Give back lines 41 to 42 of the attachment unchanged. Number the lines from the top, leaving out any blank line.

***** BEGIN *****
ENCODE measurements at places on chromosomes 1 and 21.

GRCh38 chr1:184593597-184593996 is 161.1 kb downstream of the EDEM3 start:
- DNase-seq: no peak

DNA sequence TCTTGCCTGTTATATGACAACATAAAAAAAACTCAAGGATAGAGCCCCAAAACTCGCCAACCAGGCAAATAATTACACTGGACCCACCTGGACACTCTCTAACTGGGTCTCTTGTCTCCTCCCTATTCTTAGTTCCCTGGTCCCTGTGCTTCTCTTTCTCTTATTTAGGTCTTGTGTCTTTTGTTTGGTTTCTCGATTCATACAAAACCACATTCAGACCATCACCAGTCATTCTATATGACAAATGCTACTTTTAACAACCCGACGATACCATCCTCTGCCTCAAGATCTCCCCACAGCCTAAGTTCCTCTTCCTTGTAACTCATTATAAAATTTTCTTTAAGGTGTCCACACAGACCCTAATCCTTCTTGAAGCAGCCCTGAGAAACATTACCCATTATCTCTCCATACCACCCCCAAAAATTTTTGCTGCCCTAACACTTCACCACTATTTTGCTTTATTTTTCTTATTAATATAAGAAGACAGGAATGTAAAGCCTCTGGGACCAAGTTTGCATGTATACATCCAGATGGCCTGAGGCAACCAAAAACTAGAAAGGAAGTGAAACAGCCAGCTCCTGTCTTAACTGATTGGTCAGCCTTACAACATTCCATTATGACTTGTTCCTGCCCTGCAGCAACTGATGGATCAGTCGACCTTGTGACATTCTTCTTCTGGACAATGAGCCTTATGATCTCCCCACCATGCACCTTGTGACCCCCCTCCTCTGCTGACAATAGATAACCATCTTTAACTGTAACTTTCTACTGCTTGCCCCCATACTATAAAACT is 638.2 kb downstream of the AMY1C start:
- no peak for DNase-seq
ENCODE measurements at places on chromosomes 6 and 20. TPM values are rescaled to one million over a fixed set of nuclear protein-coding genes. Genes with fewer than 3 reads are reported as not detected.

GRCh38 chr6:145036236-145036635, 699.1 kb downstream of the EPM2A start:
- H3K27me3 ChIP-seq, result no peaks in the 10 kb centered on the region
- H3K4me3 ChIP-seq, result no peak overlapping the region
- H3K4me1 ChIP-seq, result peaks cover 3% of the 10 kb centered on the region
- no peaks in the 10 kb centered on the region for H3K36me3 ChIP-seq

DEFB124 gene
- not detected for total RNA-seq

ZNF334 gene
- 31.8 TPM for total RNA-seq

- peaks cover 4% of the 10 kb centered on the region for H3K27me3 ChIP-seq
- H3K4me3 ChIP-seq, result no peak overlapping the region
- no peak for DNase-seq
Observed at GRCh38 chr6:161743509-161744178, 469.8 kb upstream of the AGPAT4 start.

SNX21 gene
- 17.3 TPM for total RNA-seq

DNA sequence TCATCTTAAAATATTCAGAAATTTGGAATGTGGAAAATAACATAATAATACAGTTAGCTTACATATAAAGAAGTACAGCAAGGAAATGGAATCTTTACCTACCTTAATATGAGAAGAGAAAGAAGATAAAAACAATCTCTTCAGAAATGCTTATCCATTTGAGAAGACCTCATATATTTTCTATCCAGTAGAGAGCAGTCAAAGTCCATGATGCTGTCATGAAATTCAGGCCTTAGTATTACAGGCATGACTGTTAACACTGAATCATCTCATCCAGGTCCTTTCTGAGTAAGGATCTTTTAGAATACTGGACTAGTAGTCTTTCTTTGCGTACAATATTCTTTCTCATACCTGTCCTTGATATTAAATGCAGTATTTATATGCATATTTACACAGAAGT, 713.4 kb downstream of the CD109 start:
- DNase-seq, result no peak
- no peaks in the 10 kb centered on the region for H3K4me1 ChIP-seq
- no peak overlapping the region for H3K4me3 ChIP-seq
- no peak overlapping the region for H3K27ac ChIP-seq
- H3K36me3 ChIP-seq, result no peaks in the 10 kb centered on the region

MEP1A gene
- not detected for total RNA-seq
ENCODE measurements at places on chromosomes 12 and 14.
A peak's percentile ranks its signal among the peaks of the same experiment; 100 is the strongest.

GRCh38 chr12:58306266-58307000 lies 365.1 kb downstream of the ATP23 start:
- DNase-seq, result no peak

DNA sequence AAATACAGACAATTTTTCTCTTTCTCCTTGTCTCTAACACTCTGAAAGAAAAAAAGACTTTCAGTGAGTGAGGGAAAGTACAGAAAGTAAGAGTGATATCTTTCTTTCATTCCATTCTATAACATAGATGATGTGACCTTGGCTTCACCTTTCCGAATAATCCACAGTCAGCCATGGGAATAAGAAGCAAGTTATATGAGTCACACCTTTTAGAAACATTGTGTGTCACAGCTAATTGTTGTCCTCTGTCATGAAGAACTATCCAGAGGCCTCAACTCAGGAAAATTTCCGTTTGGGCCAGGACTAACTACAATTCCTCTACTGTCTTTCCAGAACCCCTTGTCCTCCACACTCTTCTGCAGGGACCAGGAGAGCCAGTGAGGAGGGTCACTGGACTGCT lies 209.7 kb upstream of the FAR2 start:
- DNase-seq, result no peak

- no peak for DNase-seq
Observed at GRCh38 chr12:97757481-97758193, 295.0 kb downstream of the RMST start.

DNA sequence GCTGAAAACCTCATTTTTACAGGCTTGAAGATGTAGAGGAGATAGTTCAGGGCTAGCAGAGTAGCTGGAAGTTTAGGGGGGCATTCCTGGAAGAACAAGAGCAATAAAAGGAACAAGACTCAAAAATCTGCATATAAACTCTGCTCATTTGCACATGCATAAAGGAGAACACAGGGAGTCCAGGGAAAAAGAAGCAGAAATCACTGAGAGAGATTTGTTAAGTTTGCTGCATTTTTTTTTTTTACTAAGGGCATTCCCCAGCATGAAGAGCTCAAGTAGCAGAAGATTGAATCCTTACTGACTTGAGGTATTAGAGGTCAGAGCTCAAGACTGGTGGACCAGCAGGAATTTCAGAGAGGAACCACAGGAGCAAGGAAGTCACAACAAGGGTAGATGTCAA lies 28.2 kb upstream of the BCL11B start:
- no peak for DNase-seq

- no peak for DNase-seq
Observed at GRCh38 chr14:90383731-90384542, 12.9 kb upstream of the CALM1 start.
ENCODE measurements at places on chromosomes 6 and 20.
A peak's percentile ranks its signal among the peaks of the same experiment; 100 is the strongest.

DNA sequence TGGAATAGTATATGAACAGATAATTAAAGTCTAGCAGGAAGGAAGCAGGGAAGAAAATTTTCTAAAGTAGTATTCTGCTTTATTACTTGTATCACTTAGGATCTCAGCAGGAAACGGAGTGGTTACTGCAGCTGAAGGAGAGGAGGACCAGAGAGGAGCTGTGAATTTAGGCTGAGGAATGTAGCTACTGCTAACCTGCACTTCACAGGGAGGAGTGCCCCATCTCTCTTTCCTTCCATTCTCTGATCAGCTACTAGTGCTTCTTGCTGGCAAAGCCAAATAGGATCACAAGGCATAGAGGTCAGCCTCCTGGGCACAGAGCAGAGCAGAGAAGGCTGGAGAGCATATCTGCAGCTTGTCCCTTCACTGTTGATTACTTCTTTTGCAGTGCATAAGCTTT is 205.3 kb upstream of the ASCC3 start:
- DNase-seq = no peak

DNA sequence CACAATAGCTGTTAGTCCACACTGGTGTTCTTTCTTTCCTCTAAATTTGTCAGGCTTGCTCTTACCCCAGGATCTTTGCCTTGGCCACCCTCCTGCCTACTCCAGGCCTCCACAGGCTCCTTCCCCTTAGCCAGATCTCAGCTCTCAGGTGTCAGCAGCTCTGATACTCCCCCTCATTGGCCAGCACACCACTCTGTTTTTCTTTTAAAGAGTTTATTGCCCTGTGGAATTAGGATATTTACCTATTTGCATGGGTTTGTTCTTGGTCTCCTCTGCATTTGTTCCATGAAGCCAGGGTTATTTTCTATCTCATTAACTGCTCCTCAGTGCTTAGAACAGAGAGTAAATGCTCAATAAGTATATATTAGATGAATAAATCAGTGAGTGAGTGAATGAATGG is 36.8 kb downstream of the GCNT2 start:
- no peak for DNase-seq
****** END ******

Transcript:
Observed at GRCh38 chr14:90383731-90384542, 12.9 kb upstream of the CALM1 start.
ENCODE measurements at places on chromosomes 6 and 20.